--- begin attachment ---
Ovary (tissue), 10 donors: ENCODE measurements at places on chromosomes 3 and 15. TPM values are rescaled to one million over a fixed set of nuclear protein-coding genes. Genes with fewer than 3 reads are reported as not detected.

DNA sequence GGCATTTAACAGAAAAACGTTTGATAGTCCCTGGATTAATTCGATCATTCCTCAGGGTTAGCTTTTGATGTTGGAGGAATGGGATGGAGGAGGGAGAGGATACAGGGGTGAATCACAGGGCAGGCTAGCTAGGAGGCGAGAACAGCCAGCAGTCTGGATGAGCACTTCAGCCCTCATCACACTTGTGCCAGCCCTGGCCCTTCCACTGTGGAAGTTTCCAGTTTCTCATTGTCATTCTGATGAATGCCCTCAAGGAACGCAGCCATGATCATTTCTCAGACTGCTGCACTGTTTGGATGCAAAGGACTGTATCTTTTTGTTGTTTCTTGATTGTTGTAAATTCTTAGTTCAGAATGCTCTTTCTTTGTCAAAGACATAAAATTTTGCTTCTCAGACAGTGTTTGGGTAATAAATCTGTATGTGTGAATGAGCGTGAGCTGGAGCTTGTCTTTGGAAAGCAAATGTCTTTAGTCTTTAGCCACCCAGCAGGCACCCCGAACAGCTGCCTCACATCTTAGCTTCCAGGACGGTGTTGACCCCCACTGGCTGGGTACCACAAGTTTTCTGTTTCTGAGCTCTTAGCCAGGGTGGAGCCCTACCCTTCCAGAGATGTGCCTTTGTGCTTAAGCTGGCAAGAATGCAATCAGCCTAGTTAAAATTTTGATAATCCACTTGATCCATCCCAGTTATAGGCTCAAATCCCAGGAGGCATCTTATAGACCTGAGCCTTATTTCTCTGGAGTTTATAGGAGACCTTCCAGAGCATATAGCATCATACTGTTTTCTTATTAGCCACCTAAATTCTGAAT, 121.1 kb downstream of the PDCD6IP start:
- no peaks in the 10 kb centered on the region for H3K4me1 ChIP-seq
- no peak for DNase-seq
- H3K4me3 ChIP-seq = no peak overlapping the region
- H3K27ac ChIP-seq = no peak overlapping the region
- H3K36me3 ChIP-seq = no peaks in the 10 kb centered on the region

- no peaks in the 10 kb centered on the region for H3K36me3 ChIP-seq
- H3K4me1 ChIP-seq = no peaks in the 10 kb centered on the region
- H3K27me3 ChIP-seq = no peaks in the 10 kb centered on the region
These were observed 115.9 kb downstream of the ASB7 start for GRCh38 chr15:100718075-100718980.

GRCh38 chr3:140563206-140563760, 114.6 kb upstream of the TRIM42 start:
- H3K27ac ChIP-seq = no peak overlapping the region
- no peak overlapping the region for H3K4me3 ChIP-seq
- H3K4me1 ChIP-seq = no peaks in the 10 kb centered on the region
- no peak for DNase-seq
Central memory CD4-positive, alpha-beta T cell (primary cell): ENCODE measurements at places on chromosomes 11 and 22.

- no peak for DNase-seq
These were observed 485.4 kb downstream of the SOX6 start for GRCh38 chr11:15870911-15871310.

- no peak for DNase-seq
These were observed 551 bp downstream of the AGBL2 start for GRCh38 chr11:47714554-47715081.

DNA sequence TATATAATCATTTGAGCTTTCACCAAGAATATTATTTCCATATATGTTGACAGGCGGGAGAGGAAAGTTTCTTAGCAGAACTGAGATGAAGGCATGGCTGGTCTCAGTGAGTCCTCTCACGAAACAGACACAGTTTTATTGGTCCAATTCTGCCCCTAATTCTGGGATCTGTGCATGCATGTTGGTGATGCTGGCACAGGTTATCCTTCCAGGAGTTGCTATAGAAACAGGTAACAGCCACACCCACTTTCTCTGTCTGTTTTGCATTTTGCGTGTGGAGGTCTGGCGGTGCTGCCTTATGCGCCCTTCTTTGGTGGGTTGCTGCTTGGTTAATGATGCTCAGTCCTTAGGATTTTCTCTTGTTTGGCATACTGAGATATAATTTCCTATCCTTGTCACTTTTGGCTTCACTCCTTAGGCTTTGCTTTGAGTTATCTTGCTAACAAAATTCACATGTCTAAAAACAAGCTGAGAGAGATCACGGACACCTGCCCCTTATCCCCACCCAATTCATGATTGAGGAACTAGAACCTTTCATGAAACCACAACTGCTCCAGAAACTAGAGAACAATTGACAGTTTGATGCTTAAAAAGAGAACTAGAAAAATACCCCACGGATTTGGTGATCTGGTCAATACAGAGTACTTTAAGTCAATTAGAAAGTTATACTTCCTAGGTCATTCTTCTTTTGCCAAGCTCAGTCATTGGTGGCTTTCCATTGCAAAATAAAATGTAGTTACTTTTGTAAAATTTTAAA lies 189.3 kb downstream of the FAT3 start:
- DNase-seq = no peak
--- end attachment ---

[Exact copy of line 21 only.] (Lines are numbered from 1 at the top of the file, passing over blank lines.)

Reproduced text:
These were observed 551 bp downstream of the AGBL2 start for GRCh38 chr11:47714554-47715081.